Some snakes and a cranium
Ole Johan Tørud’s prints often touch on religious and mythological themes, and the three that hang in the HF Secretariat are no exception.
Syndefallet (The Fall of Man) shows Eve at the right and Adam at the left of the picture. They are separated by a tree trunk. The snake winds its way up the trunk, leaving no doubt that this is the tree of knowledge. Instead of the usual branches and leaves this tree has a perfect circle, with mysterious patterns inside. The colors are subdued, and the decorated surface leads us to think of old manuscript illustrations.
The cranium of a cow was a motif Tørud used repeatedly. He kept the original, which he had received from Bergen municipal slaughterhouse, standing in his studio. Based on the skull, he created a series of paintings and collages. In this print, the skull is accompanied by a large, blue knight’s helmet, against a background of green and red.
The use of Medusa masks, after the Italian Baroque artist Caravaggio, was another familiar motif of Tørud’s. Especially in the 1980s, he cited a lot from the history of art in his graphics, and used masks from both ancient Greek and African art. In the print in the HF Secretariat Medusa has a spherical eye; the skin around appears to have been torn away. The other eye is more normal, but with morbidly smeared makeup. The snakes look almost mechanical, and are intermingling with a whole lot of sprockets.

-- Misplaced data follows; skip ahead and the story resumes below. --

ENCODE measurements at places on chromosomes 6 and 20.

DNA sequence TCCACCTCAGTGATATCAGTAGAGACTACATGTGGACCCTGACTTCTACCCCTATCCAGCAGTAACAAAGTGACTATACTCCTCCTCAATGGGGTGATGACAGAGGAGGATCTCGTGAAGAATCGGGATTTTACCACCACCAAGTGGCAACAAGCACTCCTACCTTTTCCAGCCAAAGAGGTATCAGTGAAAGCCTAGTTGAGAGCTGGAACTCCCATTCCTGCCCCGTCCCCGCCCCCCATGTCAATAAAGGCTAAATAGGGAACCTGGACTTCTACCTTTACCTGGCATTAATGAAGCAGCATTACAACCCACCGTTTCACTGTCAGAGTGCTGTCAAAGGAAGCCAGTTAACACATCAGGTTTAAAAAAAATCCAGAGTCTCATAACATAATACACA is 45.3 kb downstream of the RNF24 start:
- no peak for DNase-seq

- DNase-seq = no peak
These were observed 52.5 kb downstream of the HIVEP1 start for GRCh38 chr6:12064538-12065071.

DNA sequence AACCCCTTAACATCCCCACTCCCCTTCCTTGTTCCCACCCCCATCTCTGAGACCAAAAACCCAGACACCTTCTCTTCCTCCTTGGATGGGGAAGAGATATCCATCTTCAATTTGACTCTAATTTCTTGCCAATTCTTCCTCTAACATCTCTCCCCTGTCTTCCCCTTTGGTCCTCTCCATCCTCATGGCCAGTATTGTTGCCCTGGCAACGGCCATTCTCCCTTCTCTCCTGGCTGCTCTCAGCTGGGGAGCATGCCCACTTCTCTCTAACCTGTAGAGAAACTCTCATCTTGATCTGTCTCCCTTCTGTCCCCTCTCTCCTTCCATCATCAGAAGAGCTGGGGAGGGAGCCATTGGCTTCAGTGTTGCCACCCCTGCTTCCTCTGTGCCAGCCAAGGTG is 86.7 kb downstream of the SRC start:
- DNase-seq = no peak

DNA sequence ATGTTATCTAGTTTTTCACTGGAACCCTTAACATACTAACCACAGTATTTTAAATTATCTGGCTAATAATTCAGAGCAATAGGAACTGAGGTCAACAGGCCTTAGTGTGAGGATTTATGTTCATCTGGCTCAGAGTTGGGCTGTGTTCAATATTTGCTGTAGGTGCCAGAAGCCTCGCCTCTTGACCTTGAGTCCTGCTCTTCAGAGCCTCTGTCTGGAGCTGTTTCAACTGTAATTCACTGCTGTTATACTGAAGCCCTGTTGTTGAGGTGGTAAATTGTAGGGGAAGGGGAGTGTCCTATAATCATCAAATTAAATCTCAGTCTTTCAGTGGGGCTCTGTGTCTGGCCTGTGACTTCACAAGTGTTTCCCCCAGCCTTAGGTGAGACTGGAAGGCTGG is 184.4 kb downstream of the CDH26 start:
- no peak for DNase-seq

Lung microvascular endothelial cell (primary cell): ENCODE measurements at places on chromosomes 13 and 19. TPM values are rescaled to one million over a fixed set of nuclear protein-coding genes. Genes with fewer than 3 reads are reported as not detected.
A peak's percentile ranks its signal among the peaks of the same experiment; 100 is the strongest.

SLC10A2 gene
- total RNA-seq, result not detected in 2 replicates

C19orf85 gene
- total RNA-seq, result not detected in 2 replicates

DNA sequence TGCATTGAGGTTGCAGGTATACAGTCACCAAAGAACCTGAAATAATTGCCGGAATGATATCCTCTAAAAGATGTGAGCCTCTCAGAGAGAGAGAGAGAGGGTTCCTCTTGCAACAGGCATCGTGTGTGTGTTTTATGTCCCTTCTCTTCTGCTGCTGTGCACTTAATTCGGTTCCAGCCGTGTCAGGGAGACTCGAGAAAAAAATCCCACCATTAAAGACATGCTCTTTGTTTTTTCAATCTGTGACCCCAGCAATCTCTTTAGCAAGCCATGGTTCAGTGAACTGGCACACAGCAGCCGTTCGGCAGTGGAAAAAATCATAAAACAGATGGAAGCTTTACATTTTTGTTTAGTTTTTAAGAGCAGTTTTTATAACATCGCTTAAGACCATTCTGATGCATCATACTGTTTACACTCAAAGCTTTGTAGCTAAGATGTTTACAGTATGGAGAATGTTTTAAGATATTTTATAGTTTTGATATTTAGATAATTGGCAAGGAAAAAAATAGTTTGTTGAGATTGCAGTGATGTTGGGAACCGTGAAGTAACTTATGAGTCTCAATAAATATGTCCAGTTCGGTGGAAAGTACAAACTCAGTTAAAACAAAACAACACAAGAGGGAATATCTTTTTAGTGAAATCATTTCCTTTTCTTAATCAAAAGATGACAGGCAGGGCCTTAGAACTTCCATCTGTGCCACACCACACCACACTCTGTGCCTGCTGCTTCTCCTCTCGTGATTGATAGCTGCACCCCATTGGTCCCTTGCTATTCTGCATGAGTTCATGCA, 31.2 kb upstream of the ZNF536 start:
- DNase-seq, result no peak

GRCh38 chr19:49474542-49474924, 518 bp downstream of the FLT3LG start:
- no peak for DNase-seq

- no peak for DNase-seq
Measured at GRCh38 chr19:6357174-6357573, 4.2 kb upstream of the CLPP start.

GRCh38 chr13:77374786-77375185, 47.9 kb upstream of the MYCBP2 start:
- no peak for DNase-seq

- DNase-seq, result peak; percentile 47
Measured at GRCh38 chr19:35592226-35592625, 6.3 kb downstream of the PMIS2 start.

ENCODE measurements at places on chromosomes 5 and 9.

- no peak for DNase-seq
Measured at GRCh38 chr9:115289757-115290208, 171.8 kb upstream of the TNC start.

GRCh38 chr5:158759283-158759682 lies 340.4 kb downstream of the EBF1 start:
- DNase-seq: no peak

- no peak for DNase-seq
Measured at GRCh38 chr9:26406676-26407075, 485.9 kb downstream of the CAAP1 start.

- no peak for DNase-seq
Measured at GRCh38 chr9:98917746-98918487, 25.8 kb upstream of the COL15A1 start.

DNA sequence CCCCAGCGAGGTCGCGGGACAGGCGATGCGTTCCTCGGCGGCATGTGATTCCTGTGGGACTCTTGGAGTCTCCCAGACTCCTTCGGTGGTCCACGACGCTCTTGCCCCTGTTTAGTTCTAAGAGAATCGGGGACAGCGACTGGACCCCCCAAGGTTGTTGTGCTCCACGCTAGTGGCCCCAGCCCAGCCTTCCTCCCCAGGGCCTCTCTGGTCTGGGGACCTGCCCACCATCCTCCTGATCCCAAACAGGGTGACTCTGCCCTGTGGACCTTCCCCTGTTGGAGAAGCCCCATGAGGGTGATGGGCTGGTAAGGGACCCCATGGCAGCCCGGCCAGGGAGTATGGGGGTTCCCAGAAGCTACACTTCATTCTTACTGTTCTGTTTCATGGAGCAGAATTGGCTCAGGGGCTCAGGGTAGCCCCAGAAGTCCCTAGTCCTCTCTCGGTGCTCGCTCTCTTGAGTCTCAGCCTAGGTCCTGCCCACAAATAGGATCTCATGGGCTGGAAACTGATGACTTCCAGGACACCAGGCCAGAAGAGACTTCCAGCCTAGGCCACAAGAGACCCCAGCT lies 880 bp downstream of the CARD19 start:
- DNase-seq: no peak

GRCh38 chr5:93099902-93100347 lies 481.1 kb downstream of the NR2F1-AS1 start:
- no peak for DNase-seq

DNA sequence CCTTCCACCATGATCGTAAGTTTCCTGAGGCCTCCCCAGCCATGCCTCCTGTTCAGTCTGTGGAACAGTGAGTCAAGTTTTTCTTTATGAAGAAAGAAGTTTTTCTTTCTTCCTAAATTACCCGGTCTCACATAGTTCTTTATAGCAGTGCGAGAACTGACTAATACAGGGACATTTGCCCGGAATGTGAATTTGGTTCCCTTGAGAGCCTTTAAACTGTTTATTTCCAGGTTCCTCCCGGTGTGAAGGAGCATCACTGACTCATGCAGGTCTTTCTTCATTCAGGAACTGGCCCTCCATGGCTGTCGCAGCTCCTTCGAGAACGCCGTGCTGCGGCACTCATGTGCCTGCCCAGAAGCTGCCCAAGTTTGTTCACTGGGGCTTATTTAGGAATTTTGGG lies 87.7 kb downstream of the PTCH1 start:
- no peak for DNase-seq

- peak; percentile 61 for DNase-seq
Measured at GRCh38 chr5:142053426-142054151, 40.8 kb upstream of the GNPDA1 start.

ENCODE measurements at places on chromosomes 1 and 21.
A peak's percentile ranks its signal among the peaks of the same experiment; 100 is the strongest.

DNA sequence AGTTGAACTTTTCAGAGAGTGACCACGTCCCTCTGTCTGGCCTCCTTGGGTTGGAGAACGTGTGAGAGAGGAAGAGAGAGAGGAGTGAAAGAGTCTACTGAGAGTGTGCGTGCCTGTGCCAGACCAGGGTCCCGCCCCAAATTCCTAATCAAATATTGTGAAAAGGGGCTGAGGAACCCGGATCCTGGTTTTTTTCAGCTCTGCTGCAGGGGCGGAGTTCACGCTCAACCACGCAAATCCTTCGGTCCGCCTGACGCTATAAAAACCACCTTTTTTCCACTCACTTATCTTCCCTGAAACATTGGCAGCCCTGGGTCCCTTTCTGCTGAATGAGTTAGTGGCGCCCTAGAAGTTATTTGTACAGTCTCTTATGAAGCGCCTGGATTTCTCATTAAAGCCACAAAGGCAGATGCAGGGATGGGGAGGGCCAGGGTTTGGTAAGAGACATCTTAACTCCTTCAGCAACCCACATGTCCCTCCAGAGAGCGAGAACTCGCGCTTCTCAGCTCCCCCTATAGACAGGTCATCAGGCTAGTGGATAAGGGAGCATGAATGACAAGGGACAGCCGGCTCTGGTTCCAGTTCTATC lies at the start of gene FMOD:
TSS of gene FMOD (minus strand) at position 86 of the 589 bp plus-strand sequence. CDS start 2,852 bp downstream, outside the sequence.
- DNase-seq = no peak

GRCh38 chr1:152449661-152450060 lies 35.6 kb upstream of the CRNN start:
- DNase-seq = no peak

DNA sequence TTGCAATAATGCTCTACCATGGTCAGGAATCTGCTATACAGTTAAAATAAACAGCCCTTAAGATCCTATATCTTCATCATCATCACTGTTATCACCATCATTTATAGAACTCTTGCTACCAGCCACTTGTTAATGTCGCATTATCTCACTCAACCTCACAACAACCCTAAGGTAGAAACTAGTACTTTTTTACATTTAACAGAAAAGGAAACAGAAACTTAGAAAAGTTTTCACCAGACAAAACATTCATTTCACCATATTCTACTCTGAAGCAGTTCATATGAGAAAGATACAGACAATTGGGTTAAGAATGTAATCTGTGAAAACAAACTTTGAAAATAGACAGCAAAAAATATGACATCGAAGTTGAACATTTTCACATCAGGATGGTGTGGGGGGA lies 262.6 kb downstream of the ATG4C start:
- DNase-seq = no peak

Ole Johan Tørud (1927-2004) was an artist. He is known to have used many different media - he made a number of material works in the 1960s - but from the 1970s, he worked mostly in graphics. Among the many institutions that have purchased his artworks are the National Museum, the Arts Council Norway, the City of Jyväskylä in Finland and the Scandinavia House's artotek in Reykjavik. Tørud was chairman of the Visual Artists' Association, Hordaland, in 1973-76 and 1981-82, and was one of the driving forces behind the creation of Norske Billedkunstnere (Norwegian Visual Artists).
NORA SØRENSEN VAAGE